Inescapable moment: Gerard Moreno had only been on the pitch for four minutes when Villarreal were awarded a penalty, but the veteran striker kept his composure to flick his kick past Wojciech Szczęsny and clear the way for his side to progress .
Male. City 4-3 Real Madrid (semi-final first leg)
Kevin De Bruyne scored the first ever goal in a Champions League semi-final when his diving header tickled the net within two minutes, and when Gabriel Jesus doubled City’s lead shortly after. , the writing seemed to be on the wall. Yet Real Madrid refused to back down as the teams traded blows in a seven-goal thriller that instantly became an all-time classic.
Panenka’s audacious 82nd-minute penalty from Benzema was as vital as it was sublime, keeping Madrid level heading into the second leg at home.
Villarreal 2-3 Liverpool (return semi-final)
Rarely have Liverpool, 2-0 since the first leg, looked so nervous as they did in the first half, although credit goes to the hosts for such an energetic and tactically shrewd performance – Boulaye Dia and Francis Coquelin scoring the goals for even out the tie. The real Reds got up after the break and put on a superb display to emerge victorious on the night and on aggregate, thanks in large part to half-time substitute and player of the match Luis Díaz.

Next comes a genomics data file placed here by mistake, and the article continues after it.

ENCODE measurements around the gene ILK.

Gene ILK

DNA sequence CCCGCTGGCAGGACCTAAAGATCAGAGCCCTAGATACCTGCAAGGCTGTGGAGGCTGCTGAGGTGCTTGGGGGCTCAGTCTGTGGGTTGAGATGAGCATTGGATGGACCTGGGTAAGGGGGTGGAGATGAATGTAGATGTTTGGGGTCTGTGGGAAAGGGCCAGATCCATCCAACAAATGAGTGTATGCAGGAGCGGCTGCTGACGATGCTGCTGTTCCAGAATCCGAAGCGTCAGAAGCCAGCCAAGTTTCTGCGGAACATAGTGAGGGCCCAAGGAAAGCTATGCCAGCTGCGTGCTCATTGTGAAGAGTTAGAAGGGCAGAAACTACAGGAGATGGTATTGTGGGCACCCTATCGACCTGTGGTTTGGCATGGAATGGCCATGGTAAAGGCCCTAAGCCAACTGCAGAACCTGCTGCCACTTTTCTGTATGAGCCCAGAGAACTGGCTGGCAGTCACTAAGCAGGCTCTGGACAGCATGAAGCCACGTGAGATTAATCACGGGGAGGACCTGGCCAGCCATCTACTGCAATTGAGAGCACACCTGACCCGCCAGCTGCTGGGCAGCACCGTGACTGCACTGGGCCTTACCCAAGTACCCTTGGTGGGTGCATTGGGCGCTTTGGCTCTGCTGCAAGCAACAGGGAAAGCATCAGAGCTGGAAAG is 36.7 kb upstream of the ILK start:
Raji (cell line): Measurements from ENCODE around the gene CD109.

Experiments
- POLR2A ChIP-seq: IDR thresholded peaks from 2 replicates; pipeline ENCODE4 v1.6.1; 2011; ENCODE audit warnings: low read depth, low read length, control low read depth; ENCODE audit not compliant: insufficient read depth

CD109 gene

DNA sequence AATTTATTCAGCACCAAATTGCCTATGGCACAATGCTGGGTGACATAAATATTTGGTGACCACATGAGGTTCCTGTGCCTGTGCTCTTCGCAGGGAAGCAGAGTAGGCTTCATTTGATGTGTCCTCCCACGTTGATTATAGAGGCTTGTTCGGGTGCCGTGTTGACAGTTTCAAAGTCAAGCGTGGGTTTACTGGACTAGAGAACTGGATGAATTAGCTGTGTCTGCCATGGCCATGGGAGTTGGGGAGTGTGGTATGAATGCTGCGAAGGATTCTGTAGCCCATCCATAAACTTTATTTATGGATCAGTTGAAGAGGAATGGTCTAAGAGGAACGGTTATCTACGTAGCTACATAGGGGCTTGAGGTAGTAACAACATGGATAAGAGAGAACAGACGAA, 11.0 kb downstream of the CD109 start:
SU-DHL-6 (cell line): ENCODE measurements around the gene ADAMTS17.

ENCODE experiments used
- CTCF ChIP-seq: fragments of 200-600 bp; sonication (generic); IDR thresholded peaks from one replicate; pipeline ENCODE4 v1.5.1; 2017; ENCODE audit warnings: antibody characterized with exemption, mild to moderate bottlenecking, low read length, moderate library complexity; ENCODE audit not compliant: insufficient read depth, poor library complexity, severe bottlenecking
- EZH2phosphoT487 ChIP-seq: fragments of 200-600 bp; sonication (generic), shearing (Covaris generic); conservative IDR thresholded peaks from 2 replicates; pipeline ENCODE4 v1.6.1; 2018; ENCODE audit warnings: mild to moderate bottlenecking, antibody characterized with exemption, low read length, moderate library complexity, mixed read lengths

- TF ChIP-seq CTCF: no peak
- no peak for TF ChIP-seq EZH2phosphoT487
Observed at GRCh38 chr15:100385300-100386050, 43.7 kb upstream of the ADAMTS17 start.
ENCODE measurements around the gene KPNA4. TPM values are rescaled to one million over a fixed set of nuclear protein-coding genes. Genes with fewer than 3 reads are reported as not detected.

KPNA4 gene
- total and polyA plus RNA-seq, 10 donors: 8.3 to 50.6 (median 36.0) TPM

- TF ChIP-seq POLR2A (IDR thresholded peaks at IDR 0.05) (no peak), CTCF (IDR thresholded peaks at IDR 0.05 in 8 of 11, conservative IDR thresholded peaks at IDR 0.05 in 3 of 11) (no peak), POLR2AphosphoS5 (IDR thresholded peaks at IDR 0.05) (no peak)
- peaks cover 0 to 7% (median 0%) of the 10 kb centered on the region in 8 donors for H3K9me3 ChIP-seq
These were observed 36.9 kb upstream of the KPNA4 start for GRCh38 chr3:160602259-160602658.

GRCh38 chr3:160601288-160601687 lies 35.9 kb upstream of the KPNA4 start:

Luis Díaz may not have scored on his no-look bicycle kick just before the hour mark – indeed, it went horribly wrong – but it was symbolic of the nerve he injected in the game ; an in-form performer training his team in style when they could so easily have folded.
Real Madrid 3-1 Manchester City, ap (return semi-final)
Carrying a one-goal advantage on that flashing first leg and you’ll miss it, Man. City had one foot in the final after Riyad Mahrez gave his side a breather with the opener in the 73rd minute. Yet Carlo Ancelotti’s men, who had been out of target the whole game, struck Rodrygo twice in the 90th and 91st minutes to send the equalizer into extra time, where Benzema completed the most unlikely comeback with a penalty.
Rodrygo’s opening goal, a poacher’s arrival at the near post, sparked a tangible change in atmosphere and momentum at the Santiago Bernabéu, sparking Madrid’s fightback that eventually led to a place in the final.